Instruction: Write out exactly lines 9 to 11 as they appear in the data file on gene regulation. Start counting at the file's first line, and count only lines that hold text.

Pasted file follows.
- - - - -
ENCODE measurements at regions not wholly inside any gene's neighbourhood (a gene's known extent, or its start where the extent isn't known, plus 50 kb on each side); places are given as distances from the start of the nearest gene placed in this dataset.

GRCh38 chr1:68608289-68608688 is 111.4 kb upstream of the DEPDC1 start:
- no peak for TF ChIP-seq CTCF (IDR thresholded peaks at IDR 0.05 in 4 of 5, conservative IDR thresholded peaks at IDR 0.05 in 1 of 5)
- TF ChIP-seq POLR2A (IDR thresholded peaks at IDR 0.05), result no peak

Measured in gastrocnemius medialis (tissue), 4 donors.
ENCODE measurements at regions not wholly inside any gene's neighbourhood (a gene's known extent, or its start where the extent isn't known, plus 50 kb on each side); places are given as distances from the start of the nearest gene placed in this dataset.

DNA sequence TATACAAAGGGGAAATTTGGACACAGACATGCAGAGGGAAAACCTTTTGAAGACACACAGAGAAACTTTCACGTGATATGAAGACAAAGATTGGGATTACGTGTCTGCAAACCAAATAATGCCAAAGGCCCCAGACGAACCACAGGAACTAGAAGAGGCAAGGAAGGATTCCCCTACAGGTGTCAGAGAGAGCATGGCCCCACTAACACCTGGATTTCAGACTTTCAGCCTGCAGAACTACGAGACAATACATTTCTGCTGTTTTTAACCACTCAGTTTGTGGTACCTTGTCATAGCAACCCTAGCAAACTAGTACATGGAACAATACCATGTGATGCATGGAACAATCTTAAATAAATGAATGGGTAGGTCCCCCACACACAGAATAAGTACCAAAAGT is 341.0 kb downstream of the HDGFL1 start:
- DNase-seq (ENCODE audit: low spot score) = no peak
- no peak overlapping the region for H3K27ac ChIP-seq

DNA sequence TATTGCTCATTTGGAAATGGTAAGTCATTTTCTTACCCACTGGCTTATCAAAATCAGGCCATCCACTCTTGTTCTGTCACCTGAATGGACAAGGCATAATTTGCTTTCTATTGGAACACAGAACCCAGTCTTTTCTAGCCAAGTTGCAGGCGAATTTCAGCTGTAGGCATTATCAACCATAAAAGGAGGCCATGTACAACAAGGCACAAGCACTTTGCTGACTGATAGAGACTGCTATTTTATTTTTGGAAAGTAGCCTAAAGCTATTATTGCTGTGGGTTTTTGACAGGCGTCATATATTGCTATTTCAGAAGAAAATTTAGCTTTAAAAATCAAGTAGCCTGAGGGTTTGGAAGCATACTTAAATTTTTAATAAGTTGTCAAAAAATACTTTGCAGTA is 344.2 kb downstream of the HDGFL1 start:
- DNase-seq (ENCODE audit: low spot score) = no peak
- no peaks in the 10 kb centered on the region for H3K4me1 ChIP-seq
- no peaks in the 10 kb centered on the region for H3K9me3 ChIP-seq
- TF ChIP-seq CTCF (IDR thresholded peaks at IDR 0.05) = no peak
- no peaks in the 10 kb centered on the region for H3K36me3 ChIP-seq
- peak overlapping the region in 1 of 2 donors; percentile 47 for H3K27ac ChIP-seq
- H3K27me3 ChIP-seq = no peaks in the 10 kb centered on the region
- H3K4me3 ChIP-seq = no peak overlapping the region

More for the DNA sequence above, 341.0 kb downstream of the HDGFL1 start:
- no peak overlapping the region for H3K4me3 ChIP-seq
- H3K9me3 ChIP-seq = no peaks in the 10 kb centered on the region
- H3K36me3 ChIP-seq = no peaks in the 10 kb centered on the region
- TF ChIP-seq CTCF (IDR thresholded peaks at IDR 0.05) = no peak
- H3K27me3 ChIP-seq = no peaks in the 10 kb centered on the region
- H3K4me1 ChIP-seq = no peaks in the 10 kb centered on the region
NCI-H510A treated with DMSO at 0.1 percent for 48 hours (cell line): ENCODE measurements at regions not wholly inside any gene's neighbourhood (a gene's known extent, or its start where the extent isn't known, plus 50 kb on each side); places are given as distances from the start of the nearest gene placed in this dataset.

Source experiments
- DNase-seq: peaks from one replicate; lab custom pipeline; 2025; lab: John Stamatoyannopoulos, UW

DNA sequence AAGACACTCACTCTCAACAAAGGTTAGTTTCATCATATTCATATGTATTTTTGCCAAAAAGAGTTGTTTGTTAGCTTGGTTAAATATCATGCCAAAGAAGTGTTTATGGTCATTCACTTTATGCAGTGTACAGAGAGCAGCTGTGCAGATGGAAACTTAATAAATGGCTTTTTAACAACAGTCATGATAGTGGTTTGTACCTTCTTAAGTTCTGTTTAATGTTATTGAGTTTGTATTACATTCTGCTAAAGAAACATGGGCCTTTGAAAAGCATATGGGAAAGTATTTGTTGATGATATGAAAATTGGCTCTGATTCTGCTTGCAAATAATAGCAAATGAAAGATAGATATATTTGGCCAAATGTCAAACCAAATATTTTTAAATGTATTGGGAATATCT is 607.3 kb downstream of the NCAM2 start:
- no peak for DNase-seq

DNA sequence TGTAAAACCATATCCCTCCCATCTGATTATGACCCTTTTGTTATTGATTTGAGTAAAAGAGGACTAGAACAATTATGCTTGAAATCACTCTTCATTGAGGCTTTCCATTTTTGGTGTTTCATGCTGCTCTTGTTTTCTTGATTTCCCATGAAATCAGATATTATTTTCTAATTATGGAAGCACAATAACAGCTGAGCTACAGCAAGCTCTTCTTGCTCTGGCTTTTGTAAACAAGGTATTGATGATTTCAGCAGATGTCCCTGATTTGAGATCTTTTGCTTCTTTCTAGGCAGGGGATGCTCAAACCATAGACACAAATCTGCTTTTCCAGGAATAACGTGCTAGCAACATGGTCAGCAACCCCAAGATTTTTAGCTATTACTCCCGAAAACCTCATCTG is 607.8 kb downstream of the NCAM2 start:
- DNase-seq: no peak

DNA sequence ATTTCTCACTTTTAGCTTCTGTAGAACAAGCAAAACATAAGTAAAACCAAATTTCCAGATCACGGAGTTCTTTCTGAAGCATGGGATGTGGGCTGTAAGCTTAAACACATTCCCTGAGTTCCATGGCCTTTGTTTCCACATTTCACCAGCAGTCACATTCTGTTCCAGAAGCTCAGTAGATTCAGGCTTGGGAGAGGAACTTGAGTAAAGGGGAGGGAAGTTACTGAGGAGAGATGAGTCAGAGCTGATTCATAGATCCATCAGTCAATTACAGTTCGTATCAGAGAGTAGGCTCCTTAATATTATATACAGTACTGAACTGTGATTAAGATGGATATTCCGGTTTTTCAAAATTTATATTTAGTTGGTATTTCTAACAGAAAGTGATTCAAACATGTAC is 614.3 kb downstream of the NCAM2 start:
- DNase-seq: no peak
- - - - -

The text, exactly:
- no peak overlapping the region for H3K27ac ChIP-seq

DNA sequence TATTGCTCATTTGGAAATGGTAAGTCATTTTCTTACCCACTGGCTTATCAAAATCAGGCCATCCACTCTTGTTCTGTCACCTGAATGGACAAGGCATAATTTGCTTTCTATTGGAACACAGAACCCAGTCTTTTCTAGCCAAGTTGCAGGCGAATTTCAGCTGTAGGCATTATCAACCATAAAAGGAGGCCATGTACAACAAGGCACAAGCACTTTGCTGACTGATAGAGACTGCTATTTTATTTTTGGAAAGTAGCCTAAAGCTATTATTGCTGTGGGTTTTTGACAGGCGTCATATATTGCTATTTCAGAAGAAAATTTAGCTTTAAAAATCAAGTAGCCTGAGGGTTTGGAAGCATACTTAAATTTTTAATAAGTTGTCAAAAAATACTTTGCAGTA is 344.2 kb downstream of the HDGFL1 start:
- DNase-seq (ENCODE audit: low spot score) = no peak